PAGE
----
I book a lot of hotels for our seminar business. There is a lot of exchanging of paperwork via email and FAX. Many hotels want a copy of the front and back of your credit card to insure that it’s valid. Every time I would book a hotel, I would either go looking through old paperwork for a previous copy I had sent to someone, or rescan the credit card (both time consuming processes).

Sadly, it took over a year for it to dawn on me that I could scan it once and keep it in a file called “credit card copy” and just put it back in there after I was done faxing. It would be readily at my fingertips.

You may refer to me as a slow learner or just plain dumb. I’ll accept either label. The good news about revelations is that they can be quite useful if we recognize them as such and use them.

Then I got a revelation from The Grasshopper about personal revelations.

“A true revelation isn’t something you talk about and then do. It’s the other way around.”

You don’t write your book about revelations until you act on them, otherwise they remain “good ideas” filling up your journal, eventually becoming “what if’s.”

Revelations are precious gifts. When you don’t use them, you’re in effect not offering thanks to the part of you that sent them. If you get in the habit of not saying “Thank you,” the gifts have a way of coming your way less often.

In this gift giving season, remember to say “Thank you” for gifts great and small. The best way to show your gratitude is to use the gift.

All the best,


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December 19, 2008

Your Light

Filed under: John Morgan's Blog — John Morgan @ 4:47 am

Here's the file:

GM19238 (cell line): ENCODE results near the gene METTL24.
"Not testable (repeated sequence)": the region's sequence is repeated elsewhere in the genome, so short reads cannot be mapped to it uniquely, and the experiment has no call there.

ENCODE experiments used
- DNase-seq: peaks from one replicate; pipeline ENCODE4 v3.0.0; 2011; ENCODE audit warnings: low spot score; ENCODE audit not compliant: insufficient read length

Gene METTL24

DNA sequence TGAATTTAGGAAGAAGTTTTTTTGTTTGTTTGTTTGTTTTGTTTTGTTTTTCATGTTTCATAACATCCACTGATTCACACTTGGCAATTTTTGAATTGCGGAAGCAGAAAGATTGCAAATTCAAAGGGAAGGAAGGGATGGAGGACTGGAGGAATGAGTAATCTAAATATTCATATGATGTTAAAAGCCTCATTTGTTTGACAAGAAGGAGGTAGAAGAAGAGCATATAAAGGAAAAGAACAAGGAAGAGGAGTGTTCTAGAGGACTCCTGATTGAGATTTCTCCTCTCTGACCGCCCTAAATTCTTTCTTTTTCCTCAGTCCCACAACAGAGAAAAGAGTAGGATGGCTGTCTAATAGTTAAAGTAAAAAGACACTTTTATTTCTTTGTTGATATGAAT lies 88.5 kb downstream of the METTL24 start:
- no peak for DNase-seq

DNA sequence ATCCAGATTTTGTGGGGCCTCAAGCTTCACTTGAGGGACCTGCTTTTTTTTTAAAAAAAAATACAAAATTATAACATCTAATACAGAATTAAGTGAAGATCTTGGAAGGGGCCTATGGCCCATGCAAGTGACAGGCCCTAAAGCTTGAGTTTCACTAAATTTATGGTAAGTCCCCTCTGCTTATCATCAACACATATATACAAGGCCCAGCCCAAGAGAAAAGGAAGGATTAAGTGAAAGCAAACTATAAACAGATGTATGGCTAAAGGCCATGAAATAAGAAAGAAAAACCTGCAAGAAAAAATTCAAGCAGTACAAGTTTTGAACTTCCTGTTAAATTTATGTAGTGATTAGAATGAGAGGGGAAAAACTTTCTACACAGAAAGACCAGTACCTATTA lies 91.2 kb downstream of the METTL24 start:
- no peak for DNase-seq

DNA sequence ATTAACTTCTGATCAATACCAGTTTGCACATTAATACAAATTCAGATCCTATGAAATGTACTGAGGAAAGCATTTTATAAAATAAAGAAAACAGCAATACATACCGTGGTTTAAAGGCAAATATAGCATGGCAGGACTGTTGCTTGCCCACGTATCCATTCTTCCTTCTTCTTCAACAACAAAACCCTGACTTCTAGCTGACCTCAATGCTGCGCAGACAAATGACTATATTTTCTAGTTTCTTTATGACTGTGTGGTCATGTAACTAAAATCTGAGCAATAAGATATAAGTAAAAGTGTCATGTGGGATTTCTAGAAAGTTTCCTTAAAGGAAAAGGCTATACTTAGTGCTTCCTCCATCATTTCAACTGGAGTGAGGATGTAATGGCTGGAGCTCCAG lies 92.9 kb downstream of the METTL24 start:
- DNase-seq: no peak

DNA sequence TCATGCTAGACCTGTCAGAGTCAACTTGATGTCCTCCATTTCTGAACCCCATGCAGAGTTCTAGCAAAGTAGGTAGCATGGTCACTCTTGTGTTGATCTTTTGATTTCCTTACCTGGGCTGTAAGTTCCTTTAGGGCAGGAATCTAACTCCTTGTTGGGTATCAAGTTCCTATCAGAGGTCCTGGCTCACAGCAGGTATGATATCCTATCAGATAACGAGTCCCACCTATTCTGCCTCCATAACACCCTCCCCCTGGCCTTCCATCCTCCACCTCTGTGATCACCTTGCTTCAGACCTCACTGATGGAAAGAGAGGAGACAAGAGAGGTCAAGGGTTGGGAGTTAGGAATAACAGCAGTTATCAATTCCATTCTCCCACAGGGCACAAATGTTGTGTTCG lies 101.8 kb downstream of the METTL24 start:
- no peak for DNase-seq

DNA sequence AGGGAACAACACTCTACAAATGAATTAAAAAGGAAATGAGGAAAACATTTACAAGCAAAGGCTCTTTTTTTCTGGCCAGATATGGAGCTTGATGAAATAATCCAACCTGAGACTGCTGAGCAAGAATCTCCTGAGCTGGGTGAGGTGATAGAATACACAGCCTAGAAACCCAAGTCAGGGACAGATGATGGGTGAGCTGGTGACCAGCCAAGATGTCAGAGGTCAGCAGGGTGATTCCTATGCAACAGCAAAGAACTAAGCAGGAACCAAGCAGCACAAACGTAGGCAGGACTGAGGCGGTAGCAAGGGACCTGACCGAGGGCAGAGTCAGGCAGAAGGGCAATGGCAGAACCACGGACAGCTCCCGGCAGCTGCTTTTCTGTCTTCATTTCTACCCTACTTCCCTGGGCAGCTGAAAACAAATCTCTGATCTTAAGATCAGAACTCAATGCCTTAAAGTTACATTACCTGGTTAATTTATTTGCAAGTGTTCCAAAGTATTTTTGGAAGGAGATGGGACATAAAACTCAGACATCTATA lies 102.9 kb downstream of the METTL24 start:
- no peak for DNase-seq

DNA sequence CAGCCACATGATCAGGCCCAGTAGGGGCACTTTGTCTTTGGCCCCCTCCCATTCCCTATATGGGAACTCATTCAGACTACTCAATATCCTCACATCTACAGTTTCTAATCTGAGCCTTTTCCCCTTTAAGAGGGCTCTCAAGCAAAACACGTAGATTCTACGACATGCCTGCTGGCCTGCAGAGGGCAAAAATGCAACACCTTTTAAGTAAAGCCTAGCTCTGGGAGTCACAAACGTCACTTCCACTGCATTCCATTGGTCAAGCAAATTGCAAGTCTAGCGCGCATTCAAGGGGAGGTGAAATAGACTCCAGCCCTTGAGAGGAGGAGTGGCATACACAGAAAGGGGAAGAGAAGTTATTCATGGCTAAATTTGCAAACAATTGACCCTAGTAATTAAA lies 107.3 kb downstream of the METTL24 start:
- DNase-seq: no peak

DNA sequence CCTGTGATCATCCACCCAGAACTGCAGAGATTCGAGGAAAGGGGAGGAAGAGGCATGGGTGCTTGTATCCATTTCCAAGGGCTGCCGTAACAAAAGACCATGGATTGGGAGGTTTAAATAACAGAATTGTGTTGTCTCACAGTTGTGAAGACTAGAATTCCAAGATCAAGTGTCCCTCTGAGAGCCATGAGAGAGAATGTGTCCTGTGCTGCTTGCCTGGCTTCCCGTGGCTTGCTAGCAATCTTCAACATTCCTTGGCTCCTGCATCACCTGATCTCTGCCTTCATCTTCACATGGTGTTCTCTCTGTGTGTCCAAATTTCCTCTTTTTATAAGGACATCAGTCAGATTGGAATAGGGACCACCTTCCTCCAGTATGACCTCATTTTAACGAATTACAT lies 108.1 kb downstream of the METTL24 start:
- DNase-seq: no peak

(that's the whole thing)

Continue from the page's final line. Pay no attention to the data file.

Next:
“Discover the energy that creates your light” was the most recent message from The Grasshopper (the part of you that lets the truth slip out from time to time).

We have all had the occasion to be around people who light up a room. It could be at a formal or informal gathering. This should not be confused with someone who wears a lampshade or has a polished act. They, for the most part, use artificial lighting. The light that reaches others is a natural light that glows effortlessly. We all want to be illuminated and warmed by their light.

Here’s one of life’s best kept secrets: Everyone has this light but most of us find a way to put a drain on it and, as a result, it doesn’t shine so brightly.

Powering your light to maximum wattage is a 2 step process.

  1. Discover the energy source.
  2. Find the short circuit curbing this energy and fix it.

Discovering your energy source begins by just taking the time to notice that you are being powered by something. Call it a battery. Sense that energy by simply putting your attention on it. Focus on a part of your body right now and just feel the sensation that’s going on in that part of your anatomy. Pick your hands or feet for starters. Just focusing your attention on a part of your body makes you aware of the energy that’s flowing through it. It’s always there; we just don’t notice. For coaching on this process, I recommend my CD RELAX IN 2 MINUTES.